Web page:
Still open for business: Australia’s Foreign Relations (State and Territory Arrangements) Act 2020 (Cth)


The Federal Parliament has made the Australia’s Foreign Relations (State and Territory Arrangements) Act 2020 (Cth) (Act) to ensure that arrangements between Australian States and Territories and foreign governments are consistent with Australia’s foreign policy.

Under the Act, the Federal Minister for Foreign Affairs (Minister) will have powers to prevent a prospective foreign arrangement from proceeding and to cancel an existing arrangement, where the arrangement is not consistent with Australia’s foreign policy or adversely affects Australia’s foreign relations.

The Federal Parliament is empowered to make legislation such as the Act under section 51 of the Commonwealth Constitution, which provides that the Federal Parliament may make laws on certain matters, including laws with respect to external affairs.  While the States and Territories are permitted to make laws on matters covered under section 51 of the Constitution, where there is an inconsistency between a law of the Commonwealth and a law of a State or Territory, the Commonwealth law will prevail and the law of the State or Territory will be invalid, to the extent of the inconsistency, under section 109 of the Commonwealth Constitution.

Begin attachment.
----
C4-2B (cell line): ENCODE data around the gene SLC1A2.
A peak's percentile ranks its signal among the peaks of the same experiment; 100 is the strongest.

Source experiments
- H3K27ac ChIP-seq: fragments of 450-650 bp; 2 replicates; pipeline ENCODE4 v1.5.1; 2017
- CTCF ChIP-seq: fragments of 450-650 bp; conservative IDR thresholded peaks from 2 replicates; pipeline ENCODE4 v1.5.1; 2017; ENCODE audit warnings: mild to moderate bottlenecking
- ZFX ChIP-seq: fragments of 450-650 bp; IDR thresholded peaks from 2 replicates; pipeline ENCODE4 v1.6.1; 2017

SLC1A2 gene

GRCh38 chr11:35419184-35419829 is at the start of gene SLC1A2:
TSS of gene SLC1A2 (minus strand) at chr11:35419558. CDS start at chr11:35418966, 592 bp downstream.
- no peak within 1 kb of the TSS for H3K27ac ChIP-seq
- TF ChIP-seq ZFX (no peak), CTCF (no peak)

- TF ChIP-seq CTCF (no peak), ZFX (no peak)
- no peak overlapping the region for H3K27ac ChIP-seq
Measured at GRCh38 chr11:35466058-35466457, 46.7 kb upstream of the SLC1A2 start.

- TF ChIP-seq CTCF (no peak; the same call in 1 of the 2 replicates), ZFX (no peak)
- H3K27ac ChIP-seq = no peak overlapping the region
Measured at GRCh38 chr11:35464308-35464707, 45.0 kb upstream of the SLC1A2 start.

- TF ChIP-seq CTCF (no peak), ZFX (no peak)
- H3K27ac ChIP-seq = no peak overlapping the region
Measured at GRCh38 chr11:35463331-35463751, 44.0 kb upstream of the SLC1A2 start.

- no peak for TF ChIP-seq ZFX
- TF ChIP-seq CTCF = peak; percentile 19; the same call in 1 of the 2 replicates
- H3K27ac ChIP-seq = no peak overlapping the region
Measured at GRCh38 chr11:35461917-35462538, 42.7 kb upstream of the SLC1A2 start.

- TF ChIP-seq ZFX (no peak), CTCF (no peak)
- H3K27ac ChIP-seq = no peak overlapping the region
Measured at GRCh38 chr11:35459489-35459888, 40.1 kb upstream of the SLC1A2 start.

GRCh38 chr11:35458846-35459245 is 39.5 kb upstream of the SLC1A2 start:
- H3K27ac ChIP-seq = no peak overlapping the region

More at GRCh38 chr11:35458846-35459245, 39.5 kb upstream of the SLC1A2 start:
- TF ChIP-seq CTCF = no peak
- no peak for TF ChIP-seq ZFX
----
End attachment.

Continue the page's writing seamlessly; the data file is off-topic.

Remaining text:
What does the Act cover?

The Act covers ‘foreign arrangements’, which are arrangements between a State or Territory entity and a foreign entity.  The term ‘arrangement’ is defined very broadly to mean a written arrangement, agreement, contract, understanding or undertaking, whether or not it is legally binding, made in Australia or elsewhere and whether entered into before or after the Act commences. It also includes written variations to those arrangements.